So why did I start it? Because I know many of us are eagerly striving to pass the CRR test and because I know that realtime is the heartbeat of our profession. Stenographers desire to write the best that we can and acquire one of the greatest stenographic accomplishments, becoming a Certified Realtime Reporter.

Also, during this pandemic, it is great camaraderie to practice together. During our practices, we have fun. We share briefs and phrases and receive great advice and motivation from some of the best reporters in our profession.

We had 75 court reporters and students sign up for the “CRR Practice, Prep & Motivation” practice sessions. The participants were very professional, showed up on time, and were always on mute when they needed to be. They were eager to practice, eager to learn, and they were always in great spirits.

Truthfully, I was nervous when I saw all these people signing up for the practice. It was 30 people, 40 people, 50 people, 60 people, 70 people. I said to Ronda Thomas, RPR, CRR, a freelancer in Catonsville, Md., my right-hand partner in serving on the Maryland Court Reporters Association Board, “What did I get myself into?” We laughed, and she said, “You are going to do fine. I will help you.” So Ronda helped with preparation and management of some of the practice sessions.

Eventually, I calmed down when I remembered why I was led to create this practice group. It’s for the betterment of my peers, my profession — and of our paychecks.

I am so thankful to the NCRA testing and certification team: Cynthia Andrews, Senior Director of Education and Certification; Amy Davidson, Director of Certification and Testing, and their entire team. They took time out of their busy schedules to create a special CRR Prep PowerPoint video with audio specifically for the “CRR Practice, Prep & Motivation” practice group. It can’t get any better than that, hearing directly from the NCRA testing team.

I am so thankful to the four awesome motivational speakers who said yes when I asked them to be speakers at my practice sessions. Three of the speakers are CRRs, well-known and sought-after speakers in our profession, and they have a history of providing great advice and motivation to students and reporters. The CRR speakers were Anissa Nierenberger, RPR, CRR, CRC, CRI, a captioner in Boise, Idaho; Kim Xavier, RDR, CRR, CRC, CMRS, CRI, an official in Arlington, Texas; and Ronda Thomas, president of Maryland Court Reporters Association. And then we had the queen of Realtime Coach, Marybeth Everhart, who always brings laughter and calm to us every time she speaks.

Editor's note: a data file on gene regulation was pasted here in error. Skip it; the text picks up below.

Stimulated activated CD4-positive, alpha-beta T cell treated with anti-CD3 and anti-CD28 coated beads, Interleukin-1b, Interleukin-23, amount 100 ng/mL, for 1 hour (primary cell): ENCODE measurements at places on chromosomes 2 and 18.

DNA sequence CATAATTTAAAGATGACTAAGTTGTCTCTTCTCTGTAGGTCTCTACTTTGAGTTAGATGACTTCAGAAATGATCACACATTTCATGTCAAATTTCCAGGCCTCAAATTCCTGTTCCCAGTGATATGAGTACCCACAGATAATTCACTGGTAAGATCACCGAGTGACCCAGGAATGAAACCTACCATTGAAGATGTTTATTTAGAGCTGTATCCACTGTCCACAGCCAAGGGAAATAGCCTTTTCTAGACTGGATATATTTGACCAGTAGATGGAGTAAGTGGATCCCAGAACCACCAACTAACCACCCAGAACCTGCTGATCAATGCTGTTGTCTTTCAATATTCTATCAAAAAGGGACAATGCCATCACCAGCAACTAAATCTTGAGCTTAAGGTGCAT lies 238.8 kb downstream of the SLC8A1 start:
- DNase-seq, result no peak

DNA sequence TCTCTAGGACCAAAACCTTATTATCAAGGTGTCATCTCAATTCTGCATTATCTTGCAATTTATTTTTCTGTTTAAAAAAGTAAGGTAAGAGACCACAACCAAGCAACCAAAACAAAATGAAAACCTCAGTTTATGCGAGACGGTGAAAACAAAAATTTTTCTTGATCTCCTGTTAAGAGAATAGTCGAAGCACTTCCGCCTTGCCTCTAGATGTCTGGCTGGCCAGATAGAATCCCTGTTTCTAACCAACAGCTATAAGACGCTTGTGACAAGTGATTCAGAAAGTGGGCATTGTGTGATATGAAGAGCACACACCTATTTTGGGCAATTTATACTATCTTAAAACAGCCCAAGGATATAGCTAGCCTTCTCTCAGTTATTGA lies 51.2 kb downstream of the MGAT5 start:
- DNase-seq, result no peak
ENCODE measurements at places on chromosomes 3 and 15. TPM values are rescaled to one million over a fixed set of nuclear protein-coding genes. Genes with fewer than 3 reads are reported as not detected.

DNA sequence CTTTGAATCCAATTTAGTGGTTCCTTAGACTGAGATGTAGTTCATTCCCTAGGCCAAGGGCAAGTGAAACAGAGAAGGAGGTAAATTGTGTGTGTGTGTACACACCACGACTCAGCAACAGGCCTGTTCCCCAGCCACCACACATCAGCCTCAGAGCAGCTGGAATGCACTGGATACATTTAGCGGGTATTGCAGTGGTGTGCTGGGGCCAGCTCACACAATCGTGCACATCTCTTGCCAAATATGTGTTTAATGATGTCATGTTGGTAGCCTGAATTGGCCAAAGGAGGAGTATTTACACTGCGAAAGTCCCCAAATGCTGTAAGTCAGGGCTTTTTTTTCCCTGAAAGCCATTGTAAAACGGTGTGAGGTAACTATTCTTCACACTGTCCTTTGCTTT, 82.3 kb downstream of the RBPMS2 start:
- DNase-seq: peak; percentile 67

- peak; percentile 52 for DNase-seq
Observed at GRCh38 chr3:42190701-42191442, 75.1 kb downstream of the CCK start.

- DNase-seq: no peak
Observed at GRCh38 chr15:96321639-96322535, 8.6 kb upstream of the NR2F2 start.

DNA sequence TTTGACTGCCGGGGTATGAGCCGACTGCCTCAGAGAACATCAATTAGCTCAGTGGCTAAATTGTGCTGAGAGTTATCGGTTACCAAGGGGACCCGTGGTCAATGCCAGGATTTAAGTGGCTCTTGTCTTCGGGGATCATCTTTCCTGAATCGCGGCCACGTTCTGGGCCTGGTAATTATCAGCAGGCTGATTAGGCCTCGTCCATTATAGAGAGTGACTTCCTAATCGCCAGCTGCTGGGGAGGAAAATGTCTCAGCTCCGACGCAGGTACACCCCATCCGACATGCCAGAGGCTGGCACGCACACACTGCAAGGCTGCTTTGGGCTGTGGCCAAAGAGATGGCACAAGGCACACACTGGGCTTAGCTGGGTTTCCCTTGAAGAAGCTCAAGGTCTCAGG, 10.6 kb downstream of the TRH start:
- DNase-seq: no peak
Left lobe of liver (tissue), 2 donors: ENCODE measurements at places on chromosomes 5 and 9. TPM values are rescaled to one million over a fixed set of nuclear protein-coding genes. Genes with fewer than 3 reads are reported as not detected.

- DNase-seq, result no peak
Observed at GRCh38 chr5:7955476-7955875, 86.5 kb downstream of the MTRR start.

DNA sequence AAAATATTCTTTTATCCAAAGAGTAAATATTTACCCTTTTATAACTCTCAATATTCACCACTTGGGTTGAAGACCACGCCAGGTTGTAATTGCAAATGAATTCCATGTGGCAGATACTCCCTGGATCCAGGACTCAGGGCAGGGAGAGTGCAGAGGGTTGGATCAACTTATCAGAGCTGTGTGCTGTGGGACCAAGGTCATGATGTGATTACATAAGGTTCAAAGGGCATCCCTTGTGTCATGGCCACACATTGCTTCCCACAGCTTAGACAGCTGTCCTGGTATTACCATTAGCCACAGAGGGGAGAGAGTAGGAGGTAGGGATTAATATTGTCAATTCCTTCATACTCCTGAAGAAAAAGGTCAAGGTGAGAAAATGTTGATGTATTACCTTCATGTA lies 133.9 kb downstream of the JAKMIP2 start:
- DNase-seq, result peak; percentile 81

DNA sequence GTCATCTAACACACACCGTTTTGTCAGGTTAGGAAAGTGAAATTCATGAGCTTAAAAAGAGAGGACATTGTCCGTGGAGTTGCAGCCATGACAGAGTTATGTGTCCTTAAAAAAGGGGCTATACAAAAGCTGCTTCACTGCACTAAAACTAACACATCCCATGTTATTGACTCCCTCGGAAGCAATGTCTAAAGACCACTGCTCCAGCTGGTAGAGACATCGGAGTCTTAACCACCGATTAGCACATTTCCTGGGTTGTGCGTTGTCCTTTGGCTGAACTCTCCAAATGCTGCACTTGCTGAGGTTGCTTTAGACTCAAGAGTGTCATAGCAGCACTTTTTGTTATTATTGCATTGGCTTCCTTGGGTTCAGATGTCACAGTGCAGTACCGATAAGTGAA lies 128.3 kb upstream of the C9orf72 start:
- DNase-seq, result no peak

For the first 10 to 15 minutes of the four practice sessions, one of the four speakers provided helpful CRR tips, motivation, software tips, and some real talk regarding passing the CRR examination. There were so many great nuggets we learned. One thing that we learned that some participants did not realize is that we can take the CRR test in ALL CAPS! Wow! This information is also listed in the “CRR What is an Error?” documentation. We learned so much invaluable information from those four speakers.

After each motivational speaker finished their talk, we began to practice. We practiced CRR practice dictation using Realtime Coach and Federal Certified Realtime Reporter (FCRR) Practice Sessions CDs. I also created some “It Pays to Phrase” handouts that included lots of frequently used phrases in testimony dictation. I also created a “It Pays to Phrase” job titles handout. We practiced on our machines for at least 45 minutes per session.

I am so thankful to Marybeth Everhart and Kelli Mulcahy, president of the United States Court Reporters Association (USCRA) for allowing me to use their practice material from Realtime Coach and the FCRR Practice Series during the practice sessions.

Realtime Coach is such a great tool for students and reporters for evaluating writing skills and progress. In Realtime Coach, we were able to adjust the speeds of the 200 wpm CRR practice dictation up to 220 wpm. I tried not to take the speeds more than 20 wpm past the speed we were trying to obtain for the CRR.

FCRR Practice Series CDs are also great tools to practice to. They contain some great court-related material, which include lots of job titles and drug names such as sergeant, lieutenant, special agent, corporal, methamphetamine, marijuana, and cocaine.

I am thankful for my creativity and my love for event planning. I am a person who loves to squeeze in a party or a fun event at any given moment. So I thought let’s add some music to our practice at the end, and that is what we did. I wanted the practice sessions to be educational, motivational and, most of all, fun. At the end of our 45 minutes of steno practice, we had some well-deserved fun. We wrote and danced to some music. I thought it was a good idea to end our night on a great note. On our first day of practice, which was the day before Halloween, we wrote and danced to “Thriller” by Michael Jackson.